While you explore, keep an eye out for the silhouettes of fish anywhere there’s water. Fishing enables you to gather materials in addition to the snagged fish, which can be fed to the Shoebill, a tall, strange bird that will stare at you until he’s had his fill. Feeding him one of every fish will net you some neat rewards! You can also find treasure chests in this way, though there are an abundance of them to discover on land. Treasure chests hold key items that will allow you to travesre the island more handily in addition materials and items like notes which help you uncover more of the story that went on before you crash-landed on the island.

Later on, you’ll unlock the ability to adventure at night–an action which results in a whole new map with new treeasure chests and resources made available to you. As useful as this sound, venturing out in the night time is often more trouble than it’s worth as the beasts that lurk in the night–namely the insects and their nests–require a key item in order to defeat them. There are also slumbering monsters that, once awoken, are not only much stronger than their daytime counterparts, but appear in far greater numbers. Thus, night exploration becomes a mad dash to avoid being slaughtered while getting whatever it is you need to get done before returning to your normalky scheduled exploration.

Adventuring isn’t without its hazards, of course. Beasts roam the verdant hills, steep mountains, and dense jungles that populate the surface of the islands and you’ll have to fight them in order to level up your characters and gather specific materials. The series’s combat system hinges off of this three-person system where each combatant has a different type of damage–pierce, slash, and strike–and you swap between them on the fly in order to take advantage of enemy weaknesses. Slash damage is effective against soft enemies, pierce is effective against areal enemies, and strike is effective against armored enemies. Failing to match up damage type to enemy type means your damage output will be greatly weakened. Each character has their own distinct feel, attributed to their attack type.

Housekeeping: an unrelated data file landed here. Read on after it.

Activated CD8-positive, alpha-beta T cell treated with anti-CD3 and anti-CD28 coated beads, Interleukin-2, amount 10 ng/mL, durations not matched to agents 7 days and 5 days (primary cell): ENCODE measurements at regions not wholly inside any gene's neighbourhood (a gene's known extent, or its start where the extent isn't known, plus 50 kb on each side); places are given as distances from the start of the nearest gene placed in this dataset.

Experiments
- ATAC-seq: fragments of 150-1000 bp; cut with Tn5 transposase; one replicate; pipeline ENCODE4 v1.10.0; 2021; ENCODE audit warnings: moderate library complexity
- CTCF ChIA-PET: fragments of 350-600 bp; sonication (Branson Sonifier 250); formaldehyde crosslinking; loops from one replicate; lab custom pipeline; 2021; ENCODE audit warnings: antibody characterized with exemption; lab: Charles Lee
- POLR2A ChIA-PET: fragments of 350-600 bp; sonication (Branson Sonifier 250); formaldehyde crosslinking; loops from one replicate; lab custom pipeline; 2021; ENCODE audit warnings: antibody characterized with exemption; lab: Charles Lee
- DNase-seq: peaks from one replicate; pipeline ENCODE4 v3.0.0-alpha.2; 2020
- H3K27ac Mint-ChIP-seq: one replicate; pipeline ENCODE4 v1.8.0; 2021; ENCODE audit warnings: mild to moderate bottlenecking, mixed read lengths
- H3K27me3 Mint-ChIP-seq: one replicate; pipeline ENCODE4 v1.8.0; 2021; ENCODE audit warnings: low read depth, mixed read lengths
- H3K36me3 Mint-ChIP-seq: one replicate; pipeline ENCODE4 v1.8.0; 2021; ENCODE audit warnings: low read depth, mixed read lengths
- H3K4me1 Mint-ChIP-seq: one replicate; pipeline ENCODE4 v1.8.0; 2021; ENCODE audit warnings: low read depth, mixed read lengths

In addition to normal attacks, your characters can also use skills. You start off with one skill, which is hotkeyed to the face buttons, and vombatants learn more skills as you fight and gain skill experience by using them. Skills have their own levels, and mastering them will result in doing increasingly more damage. You also have the ability to dodge and guard. Timing either just before an enemy attack connects results in a flash move/guard, which slows down time and gives you a few seconds to unload damage onto an enemy without having to worry about retaliation, so it would behoove you to get your timing down to a science.